Certainly the most energetically expressed argument we ever heard in favour of the meetings being held at various houses, was one that we thought condemned that plan more than anything ever said against it. It was uttered by a lady unconnected with our society, and spoken in tones of mingled self-complacency and pity. We have our Dorcases at the houses, and you can't think how popular some of our ladies make it, especially to the young people. We meet at three o'clock, as you do, and at seven the work is cleared away, and, of course, those who are not asked to stop, go. Presently, the gentlemen who have been invited come in, and the workers who belong to “our set" remain too, they having come dressed for a party, and we have music and suppermake quite an evening party of it. Very pleasant, doubtless, for the young ladies who belonged to her set '—not so pleasant to the feelings of those who put by their work and trudged home. Evening parties are nice enough things—very desirable in their proper place--but they have no connection with Dorcas societies, and are better kept apart. If young ladies need to be bribed into giving up a few hours to work for the poor by the prospect of music and supper afterwards, we are almost ready to say, they had better leave the work for others to do.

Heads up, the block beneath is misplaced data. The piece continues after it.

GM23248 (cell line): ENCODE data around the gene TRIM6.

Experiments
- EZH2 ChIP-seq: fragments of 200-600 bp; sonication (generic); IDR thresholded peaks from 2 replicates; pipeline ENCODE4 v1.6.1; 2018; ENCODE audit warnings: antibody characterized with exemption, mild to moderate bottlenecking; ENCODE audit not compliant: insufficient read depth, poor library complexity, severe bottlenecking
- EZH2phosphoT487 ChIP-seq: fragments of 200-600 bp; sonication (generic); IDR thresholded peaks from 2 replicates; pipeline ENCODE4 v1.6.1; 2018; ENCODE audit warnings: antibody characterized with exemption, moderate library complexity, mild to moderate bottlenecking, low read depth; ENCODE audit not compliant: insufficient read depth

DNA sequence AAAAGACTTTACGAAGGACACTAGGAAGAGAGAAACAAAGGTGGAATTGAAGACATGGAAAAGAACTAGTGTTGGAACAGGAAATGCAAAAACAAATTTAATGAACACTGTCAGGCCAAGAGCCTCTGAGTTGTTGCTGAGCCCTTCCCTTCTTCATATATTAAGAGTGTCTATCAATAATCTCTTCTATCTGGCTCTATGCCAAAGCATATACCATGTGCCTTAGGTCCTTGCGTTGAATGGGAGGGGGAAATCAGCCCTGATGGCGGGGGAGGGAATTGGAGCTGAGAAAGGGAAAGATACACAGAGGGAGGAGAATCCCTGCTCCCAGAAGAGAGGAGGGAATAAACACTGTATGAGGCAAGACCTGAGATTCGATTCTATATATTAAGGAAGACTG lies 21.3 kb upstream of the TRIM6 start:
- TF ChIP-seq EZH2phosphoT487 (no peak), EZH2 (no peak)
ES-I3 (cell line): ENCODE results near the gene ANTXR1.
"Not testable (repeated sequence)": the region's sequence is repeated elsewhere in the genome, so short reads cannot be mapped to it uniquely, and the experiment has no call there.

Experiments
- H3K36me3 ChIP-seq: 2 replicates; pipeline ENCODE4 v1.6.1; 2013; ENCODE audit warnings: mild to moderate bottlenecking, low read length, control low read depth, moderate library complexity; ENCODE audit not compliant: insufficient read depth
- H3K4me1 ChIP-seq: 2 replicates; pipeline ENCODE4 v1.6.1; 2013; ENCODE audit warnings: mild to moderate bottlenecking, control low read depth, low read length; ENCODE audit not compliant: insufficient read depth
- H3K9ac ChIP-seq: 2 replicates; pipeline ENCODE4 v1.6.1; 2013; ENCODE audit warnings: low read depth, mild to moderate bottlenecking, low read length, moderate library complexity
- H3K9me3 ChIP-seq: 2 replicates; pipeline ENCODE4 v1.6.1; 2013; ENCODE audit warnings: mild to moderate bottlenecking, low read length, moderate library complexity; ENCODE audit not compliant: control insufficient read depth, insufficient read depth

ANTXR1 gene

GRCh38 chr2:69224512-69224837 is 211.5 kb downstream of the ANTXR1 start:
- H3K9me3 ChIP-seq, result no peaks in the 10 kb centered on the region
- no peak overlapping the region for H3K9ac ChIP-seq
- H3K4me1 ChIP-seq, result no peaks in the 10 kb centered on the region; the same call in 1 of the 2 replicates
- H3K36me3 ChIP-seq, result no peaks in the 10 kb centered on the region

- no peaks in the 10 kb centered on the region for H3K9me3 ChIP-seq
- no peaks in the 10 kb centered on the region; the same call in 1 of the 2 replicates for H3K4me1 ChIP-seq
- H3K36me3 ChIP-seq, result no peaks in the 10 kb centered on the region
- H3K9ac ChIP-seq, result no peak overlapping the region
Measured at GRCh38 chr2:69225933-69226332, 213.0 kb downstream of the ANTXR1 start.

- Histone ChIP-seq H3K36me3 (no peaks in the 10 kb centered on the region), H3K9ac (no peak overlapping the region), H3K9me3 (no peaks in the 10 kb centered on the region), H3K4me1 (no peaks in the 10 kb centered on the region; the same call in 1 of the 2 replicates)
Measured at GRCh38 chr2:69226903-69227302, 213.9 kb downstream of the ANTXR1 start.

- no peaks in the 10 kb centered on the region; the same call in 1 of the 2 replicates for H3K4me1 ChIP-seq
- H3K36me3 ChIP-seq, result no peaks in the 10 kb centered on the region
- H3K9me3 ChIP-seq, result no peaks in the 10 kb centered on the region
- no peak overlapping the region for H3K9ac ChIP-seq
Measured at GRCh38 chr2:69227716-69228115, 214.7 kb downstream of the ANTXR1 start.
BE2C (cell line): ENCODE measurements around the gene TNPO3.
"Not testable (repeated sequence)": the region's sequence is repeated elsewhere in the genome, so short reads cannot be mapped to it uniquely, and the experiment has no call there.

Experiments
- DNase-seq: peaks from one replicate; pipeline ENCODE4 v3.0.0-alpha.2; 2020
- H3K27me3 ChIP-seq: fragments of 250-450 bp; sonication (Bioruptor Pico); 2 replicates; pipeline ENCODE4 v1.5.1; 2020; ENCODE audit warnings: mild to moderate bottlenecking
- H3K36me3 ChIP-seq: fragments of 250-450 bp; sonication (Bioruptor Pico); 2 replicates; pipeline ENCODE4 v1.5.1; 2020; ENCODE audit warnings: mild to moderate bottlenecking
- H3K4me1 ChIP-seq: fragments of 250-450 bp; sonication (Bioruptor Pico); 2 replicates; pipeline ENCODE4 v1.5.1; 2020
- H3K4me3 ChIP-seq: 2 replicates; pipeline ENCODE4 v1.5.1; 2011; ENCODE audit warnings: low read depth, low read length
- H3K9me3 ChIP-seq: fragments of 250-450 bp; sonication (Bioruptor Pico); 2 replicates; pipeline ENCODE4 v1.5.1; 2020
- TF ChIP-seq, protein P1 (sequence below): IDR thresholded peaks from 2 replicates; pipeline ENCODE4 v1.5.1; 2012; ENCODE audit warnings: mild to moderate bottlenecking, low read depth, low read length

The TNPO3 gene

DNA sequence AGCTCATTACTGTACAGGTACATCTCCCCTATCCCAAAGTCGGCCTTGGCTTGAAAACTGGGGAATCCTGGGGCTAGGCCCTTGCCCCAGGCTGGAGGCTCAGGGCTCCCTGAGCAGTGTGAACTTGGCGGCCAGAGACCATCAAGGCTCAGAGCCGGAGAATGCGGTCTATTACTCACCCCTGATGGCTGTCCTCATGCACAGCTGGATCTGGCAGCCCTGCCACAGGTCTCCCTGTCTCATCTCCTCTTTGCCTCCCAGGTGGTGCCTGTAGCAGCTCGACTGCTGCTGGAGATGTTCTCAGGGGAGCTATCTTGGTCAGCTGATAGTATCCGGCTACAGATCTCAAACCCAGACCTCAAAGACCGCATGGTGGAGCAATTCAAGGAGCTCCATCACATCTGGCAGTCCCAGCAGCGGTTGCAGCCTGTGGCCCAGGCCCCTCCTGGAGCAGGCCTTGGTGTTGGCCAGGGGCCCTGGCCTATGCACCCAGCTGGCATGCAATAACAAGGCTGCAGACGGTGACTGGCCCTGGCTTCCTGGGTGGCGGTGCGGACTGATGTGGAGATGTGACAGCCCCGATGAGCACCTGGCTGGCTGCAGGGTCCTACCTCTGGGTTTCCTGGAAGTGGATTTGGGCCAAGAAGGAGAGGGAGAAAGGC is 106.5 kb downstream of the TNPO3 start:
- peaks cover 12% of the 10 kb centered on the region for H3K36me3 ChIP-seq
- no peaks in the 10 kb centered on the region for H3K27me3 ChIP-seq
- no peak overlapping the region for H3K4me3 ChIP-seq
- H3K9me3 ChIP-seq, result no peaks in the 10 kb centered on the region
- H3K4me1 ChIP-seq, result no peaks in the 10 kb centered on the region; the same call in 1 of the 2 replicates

After the twelve rules, our circular contained a list of the articles or clothing supplied, with the price (for subscribers) affixed to each. The sum charged was only the cost price of the material ; so that when the half of their subscription would not procure all the garments anyone wished to give away, they might be bad on those terms. That fourth rule, which allowed subscribers to distribute clothing of the value of only half their subscriptions, perplexed many at first, though a little explanation showed its reasonableness. Take Mrs. A., who lives two miles from the chapel, never helps us by her needlework, but subscribes a guinea a-year, as an example. If she were to receive from the Dorcas a guinea's worth of clothing (at our prices) she would not only have material to the full valne of her money, but all the labour of making it up, for nothing; whilst the poor on whom she would probably bestow the clothes would be those living near her, who, of course, were not likely to attend our place of worship, or be known to any member but herself.
The articles principally made up were women's and children's under clothing, and flannel shirts for working men; all these, when once cut out, were tolerably easy to put together; but sometimes a few, more clever with their needles than the generality, made up cotton and stuff frocks, capes, and jackets. Even the list was put to some use. A Quaker lady set the example of forming it into hoods, capes, children's stays, and baby socks-some was snipped up' by juvenile fingers, to fill a bed for a child's cot; we wished to waste nothing